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What Does Rent Pay For?

What does rent pay for? After things like taxes, insurance, and the mortgage, what kind of profit remains?

Looking at some of Montana’s rental markets, you might think: landlords must be making hay.

With vacancy dipping to an all-time low of .95% in Missoula, almost every apartment in town is full. That’s similar to the case in places like Bozeman as well. In Missoula, on average, rent went up 5% in 2020. When almost every unit is occupied and rents are going up, what does that mean for property owners? Is this the right time to make your fortune in multifamily housing?

The National Apartment Association broke down $1 of rent and where every last penny goes. Of each dollar, .10 cents covers payroll expenses for the management and maintenance staff who help maintain the property. The NAA estimates this portion of rent funds the 17.5 million jobs in the sector each year. Each year, the cost of living increases – which leads to an increase in this cost for property owners. 

Out of every dollar, .14 cents goes to property taxes. Those property taxes support critical community services accessed by tenants and landlords alike – things like schools and emergency services. (Remember, these numbers come from a national survey – depending on your location, some may shift up or down a few pennies). Depending on your location, property taxes increase on a regular schedule. 

Keeping a property in good repair can be costly. Of each dollar, .16 cents goes to insurance, maintenance, and utilities that aren’t covered by renters. Usually, renters need to secure rental insurance in addition to the facility insurance carried by their landlord. 

And that’s just basic maintenance. What happens if the roof starts leaking? How about a boiler that needs to be replaced? Another .12 cents goes to large capital expenses. The larger the multifamily complex, the faster these costs can go up. For example, a commercial boiler can run up to $50,000. While major capital expenses like this aren’t a regular issue, the ones that do pop up can require an increase in rent from each tenant to cover the repair. 

The largest chunk of each rent check goes to pay the mortgage – that’s .38 cents from each rental dollar. In some ways, this .38 cents is going back to the owners as profit in the form of equity. The landlord benefits from this equity in the long-term, which is usually why people look to own a home instead of renting indefinitely.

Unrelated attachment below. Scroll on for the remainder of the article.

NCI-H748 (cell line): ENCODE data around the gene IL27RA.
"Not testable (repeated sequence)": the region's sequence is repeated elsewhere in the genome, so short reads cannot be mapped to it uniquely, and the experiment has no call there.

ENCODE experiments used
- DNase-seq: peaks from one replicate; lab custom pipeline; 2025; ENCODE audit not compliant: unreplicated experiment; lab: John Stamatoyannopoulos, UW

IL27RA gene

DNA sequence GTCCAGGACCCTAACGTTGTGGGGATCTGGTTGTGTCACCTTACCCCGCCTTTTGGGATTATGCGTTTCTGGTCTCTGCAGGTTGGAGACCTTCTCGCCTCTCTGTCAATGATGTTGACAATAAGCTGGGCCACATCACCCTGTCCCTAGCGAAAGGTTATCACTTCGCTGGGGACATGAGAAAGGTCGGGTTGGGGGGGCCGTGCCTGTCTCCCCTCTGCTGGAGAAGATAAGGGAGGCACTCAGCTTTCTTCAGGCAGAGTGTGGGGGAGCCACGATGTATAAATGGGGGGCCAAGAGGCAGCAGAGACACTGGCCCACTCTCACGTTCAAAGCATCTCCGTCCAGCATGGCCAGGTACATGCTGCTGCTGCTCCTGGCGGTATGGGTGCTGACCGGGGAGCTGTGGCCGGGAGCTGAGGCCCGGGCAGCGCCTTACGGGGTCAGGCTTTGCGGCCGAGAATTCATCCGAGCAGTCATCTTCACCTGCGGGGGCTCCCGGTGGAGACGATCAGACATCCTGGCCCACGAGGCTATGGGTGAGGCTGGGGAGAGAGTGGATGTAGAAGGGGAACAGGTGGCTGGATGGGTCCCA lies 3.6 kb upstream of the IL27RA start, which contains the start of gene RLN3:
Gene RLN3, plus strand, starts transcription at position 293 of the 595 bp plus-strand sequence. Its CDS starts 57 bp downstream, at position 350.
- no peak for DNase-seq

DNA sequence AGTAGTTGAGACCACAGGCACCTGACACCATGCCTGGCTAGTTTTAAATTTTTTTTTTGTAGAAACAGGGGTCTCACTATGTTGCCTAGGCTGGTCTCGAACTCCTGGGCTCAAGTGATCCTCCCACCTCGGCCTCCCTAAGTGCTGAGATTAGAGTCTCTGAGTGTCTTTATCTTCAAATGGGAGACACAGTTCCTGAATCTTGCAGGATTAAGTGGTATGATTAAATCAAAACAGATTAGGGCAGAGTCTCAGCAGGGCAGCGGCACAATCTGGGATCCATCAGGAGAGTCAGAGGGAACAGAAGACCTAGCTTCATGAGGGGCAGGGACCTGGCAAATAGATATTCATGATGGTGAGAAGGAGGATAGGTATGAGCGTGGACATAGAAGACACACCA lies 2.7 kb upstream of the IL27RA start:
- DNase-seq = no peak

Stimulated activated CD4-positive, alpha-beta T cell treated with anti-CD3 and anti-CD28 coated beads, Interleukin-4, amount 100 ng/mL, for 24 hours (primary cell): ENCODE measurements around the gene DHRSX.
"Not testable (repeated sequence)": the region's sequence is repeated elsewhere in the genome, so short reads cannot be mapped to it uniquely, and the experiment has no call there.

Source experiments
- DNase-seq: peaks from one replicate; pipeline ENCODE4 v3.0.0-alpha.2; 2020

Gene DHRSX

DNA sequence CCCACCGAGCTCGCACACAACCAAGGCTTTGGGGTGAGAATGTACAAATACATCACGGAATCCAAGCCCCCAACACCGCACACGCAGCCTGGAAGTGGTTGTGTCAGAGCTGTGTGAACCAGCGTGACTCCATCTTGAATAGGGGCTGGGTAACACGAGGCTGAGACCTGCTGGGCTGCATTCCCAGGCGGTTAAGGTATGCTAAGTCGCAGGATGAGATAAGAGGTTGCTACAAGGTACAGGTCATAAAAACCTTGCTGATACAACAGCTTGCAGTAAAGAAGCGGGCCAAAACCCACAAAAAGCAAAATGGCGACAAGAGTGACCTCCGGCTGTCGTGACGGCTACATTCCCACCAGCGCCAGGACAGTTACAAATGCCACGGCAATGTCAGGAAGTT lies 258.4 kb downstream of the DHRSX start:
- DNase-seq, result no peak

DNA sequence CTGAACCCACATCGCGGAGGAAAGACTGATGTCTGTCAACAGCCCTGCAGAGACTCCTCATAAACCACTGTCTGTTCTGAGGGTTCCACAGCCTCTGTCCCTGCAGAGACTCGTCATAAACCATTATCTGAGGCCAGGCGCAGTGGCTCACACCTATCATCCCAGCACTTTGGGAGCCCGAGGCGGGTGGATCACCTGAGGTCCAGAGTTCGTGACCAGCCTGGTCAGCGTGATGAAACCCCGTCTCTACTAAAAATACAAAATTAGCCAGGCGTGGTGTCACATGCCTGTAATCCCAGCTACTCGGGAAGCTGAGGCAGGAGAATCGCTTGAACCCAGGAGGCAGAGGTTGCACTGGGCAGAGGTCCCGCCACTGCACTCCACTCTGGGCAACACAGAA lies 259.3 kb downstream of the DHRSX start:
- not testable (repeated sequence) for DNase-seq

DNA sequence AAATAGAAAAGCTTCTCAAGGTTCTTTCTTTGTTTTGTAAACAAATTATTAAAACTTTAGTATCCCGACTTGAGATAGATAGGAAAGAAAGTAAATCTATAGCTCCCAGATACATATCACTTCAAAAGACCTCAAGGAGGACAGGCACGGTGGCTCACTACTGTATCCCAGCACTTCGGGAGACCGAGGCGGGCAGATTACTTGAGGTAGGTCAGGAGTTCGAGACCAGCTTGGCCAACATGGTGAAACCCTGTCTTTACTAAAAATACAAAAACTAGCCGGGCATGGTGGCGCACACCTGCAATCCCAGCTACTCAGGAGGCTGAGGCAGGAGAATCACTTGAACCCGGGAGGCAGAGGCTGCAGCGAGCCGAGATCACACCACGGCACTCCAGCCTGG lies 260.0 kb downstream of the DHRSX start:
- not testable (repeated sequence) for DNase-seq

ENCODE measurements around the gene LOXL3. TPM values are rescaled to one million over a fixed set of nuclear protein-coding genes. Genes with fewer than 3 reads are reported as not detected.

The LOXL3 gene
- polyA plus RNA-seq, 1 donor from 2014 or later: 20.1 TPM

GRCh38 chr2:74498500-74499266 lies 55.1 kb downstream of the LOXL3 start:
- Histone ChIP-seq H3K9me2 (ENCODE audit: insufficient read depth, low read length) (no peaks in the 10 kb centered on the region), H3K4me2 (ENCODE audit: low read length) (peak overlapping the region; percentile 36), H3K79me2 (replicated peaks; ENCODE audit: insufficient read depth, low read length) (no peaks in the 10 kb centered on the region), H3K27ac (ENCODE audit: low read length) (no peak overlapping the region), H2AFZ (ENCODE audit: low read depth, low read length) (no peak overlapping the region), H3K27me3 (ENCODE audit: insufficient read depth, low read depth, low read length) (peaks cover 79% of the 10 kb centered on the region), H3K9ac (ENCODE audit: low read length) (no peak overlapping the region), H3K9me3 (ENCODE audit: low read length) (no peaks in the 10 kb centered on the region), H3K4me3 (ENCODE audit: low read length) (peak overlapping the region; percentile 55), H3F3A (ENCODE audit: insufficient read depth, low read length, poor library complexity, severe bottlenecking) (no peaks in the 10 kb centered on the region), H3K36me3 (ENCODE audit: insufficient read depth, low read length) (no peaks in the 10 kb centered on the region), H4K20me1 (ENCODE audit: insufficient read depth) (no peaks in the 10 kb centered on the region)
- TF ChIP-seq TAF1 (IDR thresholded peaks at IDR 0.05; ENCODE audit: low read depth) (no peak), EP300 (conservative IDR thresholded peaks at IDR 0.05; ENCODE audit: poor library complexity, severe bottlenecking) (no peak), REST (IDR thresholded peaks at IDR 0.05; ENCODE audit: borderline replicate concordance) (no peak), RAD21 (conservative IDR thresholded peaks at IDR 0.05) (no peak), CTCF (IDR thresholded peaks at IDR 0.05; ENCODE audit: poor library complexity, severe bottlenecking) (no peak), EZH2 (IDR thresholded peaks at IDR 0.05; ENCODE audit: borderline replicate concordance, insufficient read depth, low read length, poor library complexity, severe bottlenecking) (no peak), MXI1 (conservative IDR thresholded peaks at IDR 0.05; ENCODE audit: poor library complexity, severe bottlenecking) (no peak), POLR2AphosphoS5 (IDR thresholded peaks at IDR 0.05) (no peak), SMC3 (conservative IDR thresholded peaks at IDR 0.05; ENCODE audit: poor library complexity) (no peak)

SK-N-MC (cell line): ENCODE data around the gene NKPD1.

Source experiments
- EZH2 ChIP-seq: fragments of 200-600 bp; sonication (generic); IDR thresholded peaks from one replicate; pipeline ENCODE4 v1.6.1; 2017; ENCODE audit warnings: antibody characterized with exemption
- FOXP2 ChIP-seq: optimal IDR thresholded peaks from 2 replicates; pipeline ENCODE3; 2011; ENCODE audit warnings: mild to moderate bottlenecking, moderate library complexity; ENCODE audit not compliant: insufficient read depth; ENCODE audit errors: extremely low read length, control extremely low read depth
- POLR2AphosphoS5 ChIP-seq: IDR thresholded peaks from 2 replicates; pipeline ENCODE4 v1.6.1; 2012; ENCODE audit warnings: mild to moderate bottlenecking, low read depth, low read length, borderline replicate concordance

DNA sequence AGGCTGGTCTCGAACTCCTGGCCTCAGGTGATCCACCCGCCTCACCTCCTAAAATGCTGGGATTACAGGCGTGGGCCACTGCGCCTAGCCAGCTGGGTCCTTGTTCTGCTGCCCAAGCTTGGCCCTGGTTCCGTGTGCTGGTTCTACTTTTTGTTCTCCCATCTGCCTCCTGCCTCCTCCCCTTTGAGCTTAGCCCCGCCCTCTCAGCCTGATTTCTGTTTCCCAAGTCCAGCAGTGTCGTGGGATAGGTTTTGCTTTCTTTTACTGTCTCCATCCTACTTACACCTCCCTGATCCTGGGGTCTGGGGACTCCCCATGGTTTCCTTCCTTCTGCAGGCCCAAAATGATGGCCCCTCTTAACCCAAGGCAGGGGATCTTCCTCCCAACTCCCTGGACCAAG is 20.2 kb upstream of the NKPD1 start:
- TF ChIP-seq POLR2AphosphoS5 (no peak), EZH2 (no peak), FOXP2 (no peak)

What’s left?

About .10 cents of each $1 of rent is profit. If you’re hoping to get rich on multifamily properties, you’ll likely need a good number of units for that ten cents per buck to accumulate. While landlords are working with lower vacancies and increased rates, an unstable economy (like the one we are in now) is bad for all involved. 

Delayed and Absent Rent

When rent payments are delayed or absent, that usually means mortgage payments are similarly delayed. That’s when the clock starts ticking on how long the multifamily complex can be carried by the landlord. 

Once a landlord defaults on their loan, both the landlord and the tenant are at risk. The landlord may lose their investment and the tenant may lose housing – especially worrisome in a market as tight as Missoula. Some experts make the point that delayed or absent rent may lead to delayed or absent payment of property taxes – which translates to less money for public services like schools and firefighters. 

While working with renters to determine a payback plan is strongly encouraged (and seems likely as the incoming administration extends the eviction moratorium through most of 2021), landlords and tenants should explore city, state and federal funding options. These stopgap funds can bridge the delta of un- or underemployment caused by the pandemic.

Get more information on multifamily properties in Missoula with Nick Chaussee.